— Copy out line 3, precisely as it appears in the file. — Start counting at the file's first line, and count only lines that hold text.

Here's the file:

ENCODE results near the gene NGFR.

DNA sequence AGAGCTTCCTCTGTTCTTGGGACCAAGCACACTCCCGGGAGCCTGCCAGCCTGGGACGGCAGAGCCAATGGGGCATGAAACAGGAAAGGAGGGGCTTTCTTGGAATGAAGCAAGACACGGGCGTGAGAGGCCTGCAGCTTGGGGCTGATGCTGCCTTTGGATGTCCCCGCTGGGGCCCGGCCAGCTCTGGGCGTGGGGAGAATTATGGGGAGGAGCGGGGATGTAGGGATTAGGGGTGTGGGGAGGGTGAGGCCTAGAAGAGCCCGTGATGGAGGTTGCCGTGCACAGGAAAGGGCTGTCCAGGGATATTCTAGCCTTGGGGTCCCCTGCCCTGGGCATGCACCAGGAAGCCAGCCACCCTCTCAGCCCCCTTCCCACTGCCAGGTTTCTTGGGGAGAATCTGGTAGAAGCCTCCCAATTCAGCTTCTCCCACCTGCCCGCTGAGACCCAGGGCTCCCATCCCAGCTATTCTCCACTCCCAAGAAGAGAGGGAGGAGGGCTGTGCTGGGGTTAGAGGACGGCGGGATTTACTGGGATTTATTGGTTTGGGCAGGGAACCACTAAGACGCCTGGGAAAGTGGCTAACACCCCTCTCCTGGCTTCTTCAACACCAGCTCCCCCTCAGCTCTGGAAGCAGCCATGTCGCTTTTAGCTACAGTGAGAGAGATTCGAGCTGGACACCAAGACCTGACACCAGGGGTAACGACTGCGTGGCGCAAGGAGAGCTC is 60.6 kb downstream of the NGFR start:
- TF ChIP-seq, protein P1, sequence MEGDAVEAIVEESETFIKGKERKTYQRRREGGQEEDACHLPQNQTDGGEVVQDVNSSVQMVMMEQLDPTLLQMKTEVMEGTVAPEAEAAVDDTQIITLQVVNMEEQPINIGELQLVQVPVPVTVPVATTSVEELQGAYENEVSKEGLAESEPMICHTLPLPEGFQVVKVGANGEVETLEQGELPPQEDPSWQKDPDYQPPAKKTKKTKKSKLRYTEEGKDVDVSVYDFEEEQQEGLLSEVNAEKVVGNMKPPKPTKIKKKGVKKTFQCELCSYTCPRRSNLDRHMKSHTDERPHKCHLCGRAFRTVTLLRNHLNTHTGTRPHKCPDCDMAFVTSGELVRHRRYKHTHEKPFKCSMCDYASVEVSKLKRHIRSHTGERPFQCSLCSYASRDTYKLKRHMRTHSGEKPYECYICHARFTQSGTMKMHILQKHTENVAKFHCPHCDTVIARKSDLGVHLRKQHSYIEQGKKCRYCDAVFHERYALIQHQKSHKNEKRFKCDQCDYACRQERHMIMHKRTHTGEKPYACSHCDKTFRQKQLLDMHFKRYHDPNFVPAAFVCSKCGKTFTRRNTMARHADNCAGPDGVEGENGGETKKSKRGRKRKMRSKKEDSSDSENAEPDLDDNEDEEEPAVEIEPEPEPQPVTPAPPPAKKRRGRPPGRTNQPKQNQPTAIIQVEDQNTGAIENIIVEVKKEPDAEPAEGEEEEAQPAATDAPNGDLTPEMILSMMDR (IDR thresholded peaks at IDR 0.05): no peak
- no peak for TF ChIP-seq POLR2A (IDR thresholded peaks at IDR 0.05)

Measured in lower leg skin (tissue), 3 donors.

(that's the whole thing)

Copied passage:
- TF ChIP-seq, protein P1, sequence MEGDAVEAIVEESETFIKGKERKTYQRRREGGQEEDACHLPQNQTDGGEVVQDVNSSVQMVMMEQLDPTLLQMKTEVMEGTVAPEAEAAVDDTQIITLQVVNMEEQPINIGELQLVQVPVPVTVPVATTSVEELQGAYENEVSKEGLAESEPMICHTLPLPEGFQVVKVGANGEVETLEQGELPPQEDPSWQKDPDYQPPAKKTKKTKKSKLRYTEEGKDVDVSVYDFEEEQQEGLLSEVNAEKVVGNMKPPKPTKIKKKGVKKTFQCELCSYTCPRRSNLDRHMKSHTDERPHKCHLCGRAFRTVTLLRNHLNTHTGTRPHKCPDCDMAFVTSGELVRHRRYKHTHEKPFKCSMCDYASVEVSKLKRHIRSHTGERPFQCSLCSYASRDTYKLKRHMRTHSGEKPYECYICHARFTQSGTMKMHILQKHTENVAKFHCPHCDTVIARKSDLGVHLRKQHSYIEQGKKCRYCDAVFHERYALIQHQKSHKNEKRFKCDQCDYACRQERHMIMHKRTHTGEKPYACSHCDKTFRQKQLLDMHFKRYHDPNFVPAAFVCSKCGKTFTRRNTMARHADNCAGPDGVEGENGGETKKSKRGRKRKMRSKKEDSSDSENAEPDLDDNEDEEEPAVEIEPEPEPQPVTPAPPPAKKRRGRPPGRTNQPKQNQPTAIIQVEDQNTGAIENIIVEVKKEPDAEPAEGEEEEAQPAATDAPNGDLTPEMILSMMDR (IDR thresholded peaks at IDR 0.05): no peak